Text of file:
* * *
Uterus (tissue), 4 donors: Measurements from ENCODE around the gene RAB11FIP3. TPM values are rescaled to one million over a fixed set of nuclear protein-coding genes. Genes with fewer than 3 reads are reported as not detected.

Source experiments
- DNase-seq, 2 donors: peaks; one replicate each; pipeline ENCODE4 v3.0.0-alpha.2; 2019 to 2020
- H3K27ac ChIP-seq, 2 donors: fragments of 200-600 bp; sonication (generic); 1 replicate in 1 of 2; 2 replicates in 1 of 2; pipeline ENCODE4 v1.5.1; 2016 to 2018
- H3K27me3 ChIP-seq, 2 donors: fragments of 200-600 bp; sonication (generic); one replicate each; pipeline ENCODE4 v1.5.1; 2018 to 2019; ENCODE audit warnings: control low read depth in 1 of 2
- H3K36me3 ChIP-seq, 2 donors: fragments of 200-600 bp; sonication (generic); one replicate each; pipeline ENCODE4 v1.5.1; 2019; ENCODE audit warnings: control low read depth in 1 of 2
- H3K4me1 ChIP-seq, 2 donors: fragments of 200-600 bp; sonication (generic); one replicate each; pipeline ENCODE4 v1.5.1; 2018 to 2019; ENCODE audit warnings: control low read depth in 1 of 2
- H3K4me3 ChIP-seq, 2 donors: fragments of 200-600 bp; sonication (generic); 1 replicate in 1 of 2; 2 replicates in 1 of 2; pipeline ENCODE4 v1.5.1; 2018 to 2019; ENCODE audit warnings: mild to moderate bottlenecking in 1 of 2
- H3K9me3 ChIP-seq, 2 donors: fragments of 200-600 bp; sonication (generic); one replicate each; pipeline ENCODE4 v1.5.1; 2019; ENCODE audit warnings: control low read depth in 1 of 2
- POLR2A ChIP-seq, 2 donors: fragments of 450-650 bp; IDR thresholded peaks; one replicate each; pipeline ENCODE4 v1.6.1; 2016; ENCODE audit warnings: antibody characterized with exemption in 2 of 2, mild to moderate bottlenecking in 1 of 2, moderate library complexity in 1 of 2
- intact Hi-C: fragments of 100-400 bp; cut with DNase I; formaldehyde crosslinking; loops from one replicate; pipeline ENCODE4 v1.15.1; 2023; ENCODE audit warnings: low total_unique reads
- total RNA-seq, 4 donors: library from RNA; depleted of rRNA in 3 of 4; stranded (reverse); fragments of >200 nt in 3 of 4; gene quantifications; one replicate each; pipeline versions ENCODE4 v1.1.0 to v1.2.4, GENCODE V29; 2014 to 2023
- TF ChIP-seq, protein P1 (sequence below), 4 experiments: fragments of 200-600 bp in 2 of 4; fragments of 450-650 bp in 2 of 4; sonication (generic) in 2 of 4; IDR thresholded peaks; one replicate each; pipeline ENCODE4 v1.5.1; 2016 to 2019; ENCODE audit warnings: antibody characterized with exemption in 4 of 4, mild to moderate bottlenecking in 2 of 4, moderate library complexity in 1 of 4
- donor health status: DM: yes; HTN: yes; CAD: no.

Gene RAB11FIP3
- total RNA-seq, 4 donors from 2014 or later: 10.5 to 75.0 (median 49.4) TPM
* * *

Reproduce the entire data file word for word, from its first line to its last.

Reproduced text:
Uterus (tissue), 4 donors: Measurements from ENCODE around the gene RAB11FIP3. TPM values are rescaled to one million over a fixed set of nuclear protein-coding genes. Genes with fewer than 3 reads are reported as not detected.

Source experiments
- DNase-seq, 2 donors: peaks; one replicate each; pipeline ENCODE4 v3.0.0-alpha.2; 2019 to 2020
- H3K27ac ChIP-seq, 2 donors: fragments of 200-600 bp; sonication (generic); 1 replicate in 1 of 2; 2 replicates in 1 of 2; pipeline ENCODE4 v1.5.1; 2016 to 2018
- H3K27me3 ChIP-seq, 2 donors: fragments of 200-600 bp; sonication (generic); one replicate each; pipeline ENCODE4 v1.5.1; 2018 to 2019; ENCODE audit warnings: control low read depth in 1 of 2
- H3K36me3 ChIP-seq, 2 donors: fragments of 200-600 bp; sonication (generic); one replicate each; pipeline ENCODE4 v1.5.1; 2019; ENCODE audit warnings: control low read depth in 1 of 2
- H3K4me1 ChIP-seq, 2 donors: fragments of 200-600 bp; sonication (generic); one replicate each; pipeline ENCODE4 v1.5.1; 2018 to 2019; ENCODE audit warnings: control low read depth in 1 of 2
- H3K4me3 ChIP-seq, 2 donors: fragments of 200-600 bp; sonication (generic); 1 replicate in 1 of 2; 2 replicates in 1 of 2; pipeline ENCODE4 v1.5.1; 2018 to 2019; ENCODE audit warnings: mild to moderate bottlenecking in 1 of 2
- H3K9me3 ChIP-seq, 2 donors: fragments of 200-600 bp; sonication (generic); one replicate each; pipeline ENCODE4 v1.5.1; 2019; ENCODE audit warnings: control low read depth in 1 of 2
- POLR2A ChIP-seq, 2 donors: fragments of 450-650 bp; IDR thresholded peaks; one replicate each; pipeline ENCODE4 v1.6.1; 2016; ENCODE audit warnings: antibody characterized with exemption in 2 of 2, mild to moderate bottlenecking in 1 of 2, moderate library complexity in 1 of 2
- intact Hi-C: fragments of 100-400 bp; cut with DNase I; formaldehyde crosslinking; loops from one replicate; pipeline ENCODE4 v1.15.1; 2023; ENCODE audit warnings: low total_unique reads
- total RNA-seq, 4 donors: library from RNA; depleted of rRNA in 3 of 4; stranded (reverse); fragments of >200 nt in 3 of 4; gene quantifications; one replicate each; pipeline versions ENCODE4 v1.1.0 to v1.2.4, GENCODE V29; 2014 to 2023
- TF ChIP-seq, protein P1 (sequence below), 4 experiments: fragments of 200-600 bp in 2 of 4; fragments of 450-650 bp in 2 of 4; sonication (generic) in 2 of 4; IDR thresholded peaks; one replicate each; pipeline ENCODE4 v1.5.1; 2016 to 2019; ENCODE audit warnings: antibody characterized with exemption in 4 of 4, mild to moderate bottlenecking in 2 of 4, moderate library complexity in 1 of 4
- donor health status: DM: yes; HTN: yes; CAD: no.

Gene RAB11FIP3
- total RNA-seq, 4 donors from 2014 or later: 10.5 to 75.0 (median 49.4) TPM